According to the Hewlett Foundation, Open Educational Resources (OER) are "high-quality teaching, learning, and research materials that are free for people everywhere to use and repurpose." Common examples of OER include textbooks, online courses, lesson plans, software, text, audio, and video. With OER, you are free to download, print, share, and adapt without restrictions.
College textbooks are expensive. A typical student may spend upwards of $1,000 per year on textbooks. While tuition and fees are often non-negotiable, textbook costs vary student by student. Studies have shown that textbook affordability can hinder a student's learning experience. Results from national surveys have estimated that 65% of students have decided against buying a textbook because of the cost. For undergraduate courses, Open Educational Resources, such as Open Textbooks, have been developed and adopted to address this problem.
(Information taken from "Why? Adopt an Open Textbook" from Northwestern University Libraries.)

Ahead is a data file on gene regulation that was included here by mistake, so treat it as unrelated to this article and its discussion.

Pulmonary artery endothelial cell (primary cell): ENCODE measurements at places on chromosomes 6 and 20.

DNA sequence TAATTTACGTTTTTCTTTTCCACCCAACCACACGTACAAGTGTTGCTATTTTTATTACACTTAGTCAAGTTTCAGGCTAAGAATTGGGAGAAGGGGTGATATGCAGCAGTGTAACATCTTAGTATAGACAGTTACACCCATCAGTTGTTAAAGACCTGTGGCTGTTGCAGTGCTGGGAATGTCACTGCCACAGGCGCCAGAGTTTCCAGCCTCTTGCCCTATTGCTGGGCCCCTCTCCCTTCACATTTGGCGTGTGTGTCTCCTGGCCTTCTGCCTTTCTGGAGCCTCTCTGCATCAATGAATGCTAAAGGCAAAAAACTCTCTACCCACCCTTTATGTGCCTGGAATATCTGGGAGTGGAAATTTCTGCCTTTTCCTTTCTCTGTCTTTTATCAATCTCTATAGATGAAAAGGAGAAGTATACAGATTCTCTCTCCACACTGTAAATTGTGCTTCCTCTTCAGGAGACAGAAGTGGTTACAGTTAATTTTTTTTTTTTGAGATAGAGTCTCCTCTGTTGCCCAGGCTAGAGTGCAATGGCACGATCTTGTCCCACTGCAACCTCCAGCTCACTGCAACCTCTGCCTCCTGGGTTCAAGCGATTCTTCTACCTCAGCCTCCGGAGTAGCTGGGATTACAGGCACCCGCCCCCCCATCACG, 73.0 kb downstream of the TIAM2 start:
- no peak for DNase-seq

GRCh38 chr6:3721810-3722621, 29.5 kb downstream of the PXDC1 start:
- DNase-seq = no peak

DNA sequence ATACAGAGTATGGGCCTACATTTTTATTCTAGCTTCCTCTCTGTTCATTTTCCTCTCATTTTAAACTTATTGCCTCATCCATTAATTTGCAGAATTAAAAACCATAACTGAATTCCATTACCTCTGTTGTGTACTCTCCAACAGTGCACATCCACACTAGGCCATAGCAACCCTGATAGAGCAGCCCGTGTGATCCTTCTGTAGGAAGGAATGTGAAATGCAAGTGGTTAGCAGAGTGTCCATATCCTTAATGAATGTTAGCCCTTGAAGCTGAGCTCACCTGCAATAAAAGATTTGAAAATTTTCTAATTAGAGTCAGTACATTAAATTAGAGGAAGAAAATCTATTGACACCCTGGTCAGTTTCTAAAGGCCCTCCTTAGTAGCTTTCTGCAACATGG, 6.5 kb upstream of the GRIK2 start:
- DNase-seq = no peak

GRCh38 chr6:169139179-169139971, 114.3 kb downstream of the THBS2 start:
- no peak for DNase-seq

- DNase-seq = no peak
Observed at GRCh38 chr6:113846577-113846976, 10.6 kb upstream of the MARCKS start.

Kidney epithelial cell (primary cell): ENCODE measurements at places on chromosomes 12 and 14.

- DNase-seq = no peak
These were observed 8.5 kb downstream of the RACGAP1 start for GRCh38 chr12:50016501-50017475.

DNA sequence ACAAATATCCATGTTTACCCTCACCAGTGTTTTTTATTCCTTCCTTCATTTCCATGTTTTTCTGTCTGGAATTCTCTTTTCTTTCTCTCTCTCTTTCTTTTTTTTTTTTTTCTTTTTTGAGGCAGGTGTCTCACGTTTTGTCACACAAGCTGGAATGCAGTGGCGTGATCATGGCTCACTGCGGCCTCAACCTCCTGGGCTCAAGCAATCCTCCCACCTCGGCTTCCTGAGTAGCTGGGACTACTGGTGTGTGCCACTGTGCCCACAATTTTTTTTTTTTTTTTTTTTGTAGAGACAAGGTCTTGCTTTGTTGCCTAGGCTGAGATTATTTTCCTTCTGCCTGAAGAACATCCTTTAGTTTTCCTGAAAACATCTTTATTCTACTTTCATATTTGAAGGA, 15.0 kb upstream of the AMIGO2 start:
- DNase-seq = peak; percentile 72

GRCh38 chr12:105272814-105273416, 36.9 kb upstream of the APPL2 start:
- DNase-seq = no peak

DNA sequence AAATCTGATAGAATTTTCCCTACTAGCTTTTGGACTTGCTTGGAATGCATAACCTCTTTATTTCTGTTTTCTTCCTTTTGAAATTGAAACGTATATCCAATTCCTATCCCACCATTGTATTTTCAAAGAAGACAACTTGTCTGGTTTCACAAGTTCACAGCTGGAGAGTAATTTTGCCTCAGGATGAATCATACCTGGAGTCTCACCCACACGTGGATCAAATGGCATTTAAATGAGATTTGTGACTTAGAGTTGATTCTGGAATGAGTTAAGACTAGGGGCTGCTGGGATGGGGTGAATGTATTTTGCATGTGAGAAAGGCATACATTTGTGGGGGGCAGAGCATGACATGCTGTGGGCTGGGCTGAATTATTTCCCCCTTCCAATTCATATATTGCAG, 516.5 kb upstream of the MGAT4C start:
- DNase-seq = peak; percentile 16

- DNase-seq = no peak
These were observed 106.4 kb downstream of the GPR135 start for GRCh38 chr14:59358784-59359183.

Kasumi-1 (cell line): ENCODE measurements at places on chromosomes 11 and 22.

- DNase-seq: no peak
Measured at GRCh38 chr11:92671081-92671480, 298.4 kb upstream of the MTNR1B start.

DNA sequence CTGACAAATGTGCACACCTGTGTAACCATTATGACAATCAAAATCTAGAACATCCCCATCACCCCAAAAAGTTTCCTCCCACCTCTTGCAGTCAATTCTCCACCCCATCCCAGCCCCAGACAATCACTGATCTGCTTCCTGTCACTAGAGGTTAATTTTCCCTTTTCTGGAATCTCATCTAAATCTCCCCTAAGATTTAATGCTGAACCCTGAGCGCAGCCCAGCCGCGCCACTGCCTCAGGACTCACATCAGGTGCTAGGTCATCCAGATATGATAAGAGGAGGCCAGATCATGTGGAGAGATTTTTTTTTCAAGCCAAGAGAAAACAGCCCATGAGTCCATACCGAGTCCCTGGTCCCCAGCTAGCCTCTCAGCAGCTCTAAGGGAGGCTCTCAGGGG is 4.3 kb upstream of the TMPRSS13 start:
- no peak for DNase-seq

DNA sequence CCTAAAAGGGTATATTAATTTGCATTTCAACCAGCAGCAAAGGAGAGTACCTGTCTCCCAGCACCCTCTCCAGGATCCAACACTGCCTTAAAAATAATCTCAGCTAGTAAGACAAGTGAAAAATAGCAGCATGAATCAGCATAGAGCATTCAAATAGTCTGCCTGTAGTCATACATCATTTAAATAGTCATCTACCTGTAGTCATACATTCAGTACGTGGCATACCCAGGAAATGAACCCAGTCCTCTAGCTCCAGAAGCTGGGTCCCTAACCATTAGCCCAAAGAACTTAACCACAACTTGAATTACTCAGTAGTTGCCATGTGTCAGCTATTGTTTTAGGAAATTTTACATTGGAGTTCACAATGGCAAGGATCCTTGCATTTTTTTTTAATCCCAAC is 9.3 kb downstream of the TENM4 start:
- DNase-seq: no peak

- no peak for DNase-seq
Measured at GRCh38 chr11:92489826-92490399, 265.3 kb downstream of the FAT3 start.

Open Textbook Library : “Open textbooks are textbooks that have been funded, published, and licensed to be freely used, adapted, and distributed. These books have been reviewed by faculty from a variety of colleges and universities to assess their quality. These books can be downloaded for no cost, or printed at low cost. All textbooks are either used at multiple higher education institutions; or affiliated with an institution, scholarly society, or professional organization.”
OpenStax : Open textbooks in a variety of subjects that can be purchased as a print volume or accessed electronically for free.
MERLOT : Searchable collection of OERs, including textbooks.
BC Campus : Searchable and browsable collection of open textbooks.
Mason OER Metafinder : Metafinder created by George Mason University to search multiple open textbook repositories
OER Commons : Searchable collection of OERs, including textbooks.
Books @atla Open Press : Open access book publishing program from Atla (the American Theological Library Association) which includes Scholarly Edition of peer-reviewed books "on topics that impact what theological and religious studies librarians do and how they do it."
If you need help with finding or using OER resources, contact:
Rebecca Donald, firstname.lastname@example.org, (847)317-4013
Matt Boutillier, email@example.com, (847)317-7177